Dirt Racing’s Winning Moment: Rico Abreu led all 30 laps fro the pole to win the annual Rayce Rudeen Foundation Race, this year held at the Plymouth Dirt Track in Wisconsin and the weekend’s richest race after the Historic 100 was rained out in West Virginia Saturday night (June 3).
While Abreu was the class of the field, his run up front was aided by the second straight major sprint car event being impacted by on-track contact between members of the Pennsylvania Posse. In this instance, a series of slide jobs that saw Anthony Macri and Brent Marks make contact with each other on consecutive laps derailed any shot either Pennsylvanian had of running down Abreu for the event win.
Dirt Racing’s Dramatic Moment: While the on-track battle between Macri and Marks could certainly qualify as a dramatic moment, Friday night’s World of Outlaws late model feature that saw Kyle Bronson prevail for the race win at Tri-City Speedway in Illinois became just the latest super late model race to enter the fray as a race of the year candidate in 2023, with the top-four drivers all trading sliders for the win in the closing laps.
Knoxville Raceway got in on the action as well, with the USAC national sprint car feature at the track seeing Jake Swanson win the feature in the final corner.
What Dirt Racing Fans’ll Be Group Chatting About This Morning
It’s about damn time we got another super late model race of the year candidate. Yes, late model fans were spoiled by an early-season stretch that saw instant classics contested at Vado, Golden Isles and Volusia in the first two months of the season, but as good as late model racing has been this season, Friday’s show at Tri-City felt long overdue. Even with the Eldora Million sprint car edition looming 2023 remains the return of the supers.
Saturday night I was thanking my lucky stars that I opted to hit West Virginia Motor Speedway for Friday’s preliminary race instead of Saturday’s program, which fell victim to rain and reportedly a driver’s vote not to proceed or run a rain date on Sunday.
I can understand where drivers were coming from. A 50-lap race on a 0.625-mile oval is hell on an engine and the majority of the late model teams racing at WVMS this weekend are going to be headed to Eldora this coming week for the Dream, another track that is hell on engines and one of the few races in 2023 that actually can say yes, we pay more than WVMS.
Having said that, the sport as a whole has got to figure out a way to make racing at WVMS work. The facility, having walked every square inch of it this weekend, is immaculate. Everything about it reeks of professionalism. That the track staff were able to make everything run as smooth as it did this weekend despite a crowd that dwarfs what most dirt tracks see and having not hosted a race since last summer was a testament to the work Cody Watson and team have put into the place.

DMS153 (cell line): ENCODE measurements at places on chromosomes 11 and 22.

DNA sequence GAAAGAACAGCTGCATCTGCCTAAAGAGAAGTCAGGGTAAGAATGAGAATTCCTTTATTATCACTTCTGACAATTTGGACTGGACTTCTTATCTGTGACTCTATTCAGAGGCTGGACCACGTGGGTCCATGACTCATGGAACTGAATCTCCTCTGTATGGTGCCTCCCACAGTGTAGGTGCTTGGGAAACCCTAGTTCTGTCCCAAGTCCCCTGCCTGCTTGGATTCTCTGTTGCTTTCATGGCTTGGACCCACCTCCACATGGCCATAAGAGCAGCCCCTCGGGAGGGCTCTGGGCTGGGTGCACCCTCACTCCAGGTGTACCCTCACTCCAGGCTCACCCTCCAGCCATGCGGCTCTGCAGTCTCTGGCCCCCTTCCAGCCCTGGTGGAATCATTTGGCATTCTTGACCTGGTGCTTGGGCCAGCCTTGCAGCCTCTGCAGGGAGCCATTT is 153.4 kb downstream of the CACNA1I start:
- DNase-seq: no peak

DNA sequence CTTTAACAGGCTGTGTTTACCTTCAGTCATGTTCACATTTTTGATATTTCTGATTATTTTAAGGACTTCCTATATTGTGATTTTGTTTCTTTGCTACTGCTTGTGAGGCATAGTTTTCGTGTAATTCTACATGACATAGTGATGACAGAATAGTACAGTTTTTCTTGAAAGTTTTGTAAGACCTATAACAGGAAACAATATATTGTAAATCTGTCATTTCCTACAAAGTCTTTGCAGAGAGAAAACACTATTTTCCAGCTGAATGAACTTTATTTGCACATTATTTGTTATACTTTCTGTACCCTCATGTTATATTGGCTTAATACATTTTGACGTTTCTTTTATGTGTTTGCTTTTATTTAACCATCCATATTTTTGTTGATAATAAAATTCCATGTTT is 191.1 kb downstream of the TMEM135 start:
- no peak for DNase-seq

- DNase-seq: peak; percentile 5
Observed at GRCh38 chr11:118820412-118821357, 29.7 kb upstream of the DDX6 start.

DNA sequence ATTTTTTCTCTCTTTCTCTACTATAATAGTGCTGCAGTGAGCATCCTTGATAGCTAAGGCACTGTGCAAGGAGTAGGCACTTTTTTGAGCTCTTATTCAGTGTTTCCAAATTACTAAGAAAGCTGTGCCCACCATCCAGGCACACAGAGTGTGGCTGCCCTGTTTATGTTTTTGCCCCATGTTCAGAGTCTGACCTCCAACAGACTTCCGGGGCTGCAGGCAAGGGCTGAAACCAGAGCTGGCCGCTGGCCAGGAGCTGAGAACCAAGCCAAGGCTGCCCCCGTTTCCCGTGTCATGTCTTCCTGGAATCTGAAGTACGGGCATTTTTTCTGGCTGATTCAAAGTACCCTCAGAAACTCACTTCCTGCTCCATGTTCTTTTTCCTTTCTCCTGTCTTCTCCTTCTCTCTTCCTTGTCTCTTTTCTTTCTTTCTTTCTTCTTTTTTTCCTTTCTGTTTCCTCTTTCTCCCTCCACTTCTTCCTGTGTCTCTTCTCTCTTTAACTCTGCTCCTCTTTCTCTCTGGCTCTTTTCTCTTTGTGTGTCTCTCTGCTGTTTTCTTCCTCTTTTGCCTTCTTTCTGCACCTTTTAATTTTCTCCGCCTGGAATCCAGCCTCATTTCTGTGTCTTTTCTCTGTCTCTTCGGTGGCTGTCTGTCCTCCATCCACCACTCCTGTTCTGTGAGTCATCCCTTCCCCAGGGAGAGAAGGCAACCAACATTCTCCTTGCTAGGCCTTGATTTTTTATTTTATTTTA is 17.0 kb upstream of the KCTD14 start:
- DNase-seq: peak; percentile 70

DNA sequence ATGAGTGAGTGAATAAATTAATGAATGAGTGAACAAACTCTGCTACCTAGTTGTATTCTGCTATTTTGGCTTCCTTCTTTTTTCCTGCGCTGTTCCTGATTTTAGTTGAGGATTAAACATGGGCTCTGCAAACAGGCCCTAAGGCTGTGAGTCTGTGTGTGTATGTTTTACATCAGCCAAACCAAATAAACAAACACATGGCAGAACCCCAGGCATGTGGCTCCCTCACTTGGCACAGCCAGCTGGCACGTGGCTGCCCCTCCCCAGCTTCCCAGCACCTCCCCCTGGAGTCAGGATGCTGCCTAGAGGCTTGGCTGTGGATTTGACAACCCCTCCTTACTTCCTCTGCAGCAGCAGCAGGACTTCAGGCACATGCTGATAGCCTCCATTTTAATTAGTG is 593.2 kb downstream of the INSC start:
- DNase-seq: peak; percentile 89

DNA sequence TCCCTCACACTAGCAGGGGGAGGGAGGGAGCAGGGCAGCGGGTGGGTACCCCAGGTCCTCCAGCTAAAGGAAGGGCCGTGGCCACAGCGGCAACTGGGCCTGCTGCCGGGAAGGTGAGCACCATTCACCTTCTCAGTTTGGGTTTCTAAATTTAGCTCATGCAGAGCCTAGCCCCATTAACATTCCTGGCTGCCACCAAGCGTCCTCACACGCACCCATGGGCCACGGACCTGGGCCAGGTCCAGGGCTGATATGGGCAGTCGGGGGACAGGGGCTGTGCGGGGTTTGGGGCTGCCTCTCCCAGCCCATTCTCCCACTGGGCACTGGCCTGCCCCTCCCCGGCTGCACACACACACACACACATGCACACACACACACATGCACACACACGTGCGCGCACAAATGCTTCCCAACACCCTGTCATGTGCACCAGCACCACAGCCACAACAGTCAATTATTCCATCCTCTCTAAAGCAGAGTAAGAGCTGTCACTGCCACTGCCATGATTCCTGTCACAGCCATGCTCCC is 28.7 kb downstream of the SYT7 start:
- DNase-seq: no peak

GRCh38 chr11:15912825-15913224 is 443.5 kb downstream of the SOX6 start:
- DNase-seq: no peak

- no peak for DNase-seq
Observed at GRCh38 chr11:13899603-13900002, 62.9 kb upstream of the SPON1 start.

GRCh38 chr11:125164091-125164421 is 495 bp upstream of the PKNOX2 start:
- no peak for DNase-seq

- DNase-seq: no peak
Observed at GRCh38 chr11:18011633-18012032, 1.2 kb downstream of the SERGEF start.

Schedule the race earlier in the spring to take advantage of lower temperatures that reduce engine stress. Come up with some form of co-sanction, as the XR Super Series and Iron-Man Series have, to hopefully drive up car count. Whatever is done, the “Speedplant” is too great a facility to lose again. Even the wildlife wanted a seat for the show.
For as good as the racing on the WoO late model circuit was this weekend, the sprint car tour endured some rough races on both Friday and Saturday night thanks in large part to back markers in the field driving poorly.
The feature at River Cities Friday night was a yellow-fever affair, marred by two red flags in the first five laps and a rash of solo yellows by drivers that nothing to do with the outcome of the race. Saturday’s feature at Ogilvie was even worse, with Tim Estensen (who was parked Friday for two unassisted spins) the center of an incident that collected the top-two in points. Even the late models weren’t immune to it, with Tanner English blocking Todd Cooney on track to admonish him after Cooney slapped the turn 4 wall at Paducah Saturday, collecting English.
Where am I going with this? The inherent risk of the Outlaw tours going off the beaten path with their flagship series. Seeing national tours truly act national and venture into markets that the big leagues are nowhere near is a great thing, but it also means that the cars filling the field are further removed from hotbeds that make WoO races in states like Pennsylvania and Ohio powerhouse events.
Now, let me be clear, I am NOT advocating for tours like the Outlaws to do anything to restrict who can and can’t attempt their races … the fluidity of dirt racing fields is one of its strongest assets. But I will say that I can understand and empathize with fans that were frustrated to see a rare visit by a national tour to their neck of the woods slowed way too frequently by drivers that frankly were not the show this weekend.